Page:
Some interpreters of Genesis suggest that when man fell, he fell into the physical and visible universe that surrounded him and away from the intangible and invisible God. And it is not hard to see how this view might arise. Man is moved by what is nearest and closest to his senses, so the argument goes, and thus he was taken in by the creation. The beauty, comeliness, sheer grandeur, and novelty of creation (and himself for that matter!) elicited from him an obsessive passion and desire for knowledge. The colors, shapes, sizes, textures, dimensions, timing, spacing, and relations of all substances that filled nature literally possessed him. He fell victim to it all, and through knowledge, he was tempted to conquer, subjugate, and refashion it…for himself. Somehow a universe, full of interdependent and coinherent particulars, devoured him. He fell prey to an irresistible cosmos and knowledge was the only means for his survival in its grip.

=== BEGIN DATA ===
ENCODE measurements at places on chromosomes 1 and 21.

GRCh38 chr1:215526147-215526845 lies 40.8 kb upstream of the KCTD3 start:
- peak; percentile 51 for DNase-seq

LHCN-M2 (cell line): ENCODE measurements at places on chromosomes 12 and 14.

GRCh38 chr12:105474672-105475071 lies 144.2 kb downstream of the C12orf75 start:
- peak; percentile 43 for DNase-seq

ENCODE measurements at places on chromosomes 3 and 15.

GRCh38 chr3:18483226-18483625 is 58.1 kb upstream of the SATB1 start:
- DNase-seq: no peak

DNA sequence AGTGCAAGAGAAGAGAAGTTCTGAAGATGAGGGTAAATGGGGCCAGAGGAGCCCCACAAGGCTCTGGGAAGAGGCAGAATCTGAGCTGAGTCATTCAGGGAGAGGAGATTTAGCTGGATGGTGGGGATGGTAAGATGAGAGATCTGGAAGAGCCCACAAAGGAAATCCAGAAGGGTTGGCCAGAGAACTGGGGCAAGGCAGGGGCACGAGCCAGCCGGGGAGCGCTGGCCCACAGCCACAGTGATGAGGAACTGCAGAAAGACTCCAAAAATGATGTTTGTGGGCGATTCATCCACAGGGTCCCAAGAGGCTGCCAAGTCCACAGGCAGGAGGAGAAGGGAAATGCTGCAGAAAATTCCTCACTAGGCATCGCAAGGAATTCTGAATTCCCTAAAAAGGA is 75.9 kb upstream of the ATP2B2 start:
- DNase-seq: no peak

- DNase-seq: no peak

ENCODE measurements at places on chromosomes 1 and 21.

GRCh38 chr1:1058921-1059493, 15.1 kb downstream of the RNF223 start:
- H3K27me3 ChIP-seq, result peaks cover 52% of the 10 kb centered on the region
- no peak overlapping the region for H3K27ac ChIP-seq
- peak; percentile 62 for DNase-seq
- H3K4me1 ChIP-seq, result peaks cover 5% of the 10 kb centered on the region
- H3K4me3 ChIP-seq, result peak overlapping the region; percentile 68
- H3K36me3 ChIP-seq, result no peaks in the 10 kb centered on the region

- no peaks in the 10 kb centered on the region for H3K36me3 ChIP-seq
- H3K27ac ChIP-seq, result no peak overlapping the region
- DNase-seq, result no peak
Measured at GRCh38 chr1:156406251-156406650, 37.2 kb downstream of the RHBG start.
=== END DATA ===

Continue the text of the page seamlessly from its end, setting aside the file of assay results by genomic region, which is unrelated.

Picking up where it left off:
Such would be an explanation that might lay the blame for man’s Fall on what is other than himself, in this case, nature. And the author of Genesis is only too aware of the natural tendency of man to blame his sin on something or someone else. Responsibility or accountability is not one of man’s stronger suits. And the origin or cause of sin is what Genesis is all about. Far from providing a scientific account of evolutionary being which only progressively hews out forms of goodness that meet the needs of an emerging human nature, Genesis describes man’s regressive descent from the knowledge of God's Goodness that rules all things to willful rejection of it in disobedience. The Good manifests itself in the creation and preservation of all things. Man’s appropriation of it should have come through submission to its rule and governance. And, thus, the Goodness that rules and governs nature, and reveals itself through it, cannot be the cause of man’s sin. The Divine wisdom, power, and, quite frankly, love that inform and define and then move and guide all things to the fruition of their appropriate ends or natures cannot be blamed for man's evil choice. There must a cause for evil or sin that is other than the Goodness that informs and defines the universe.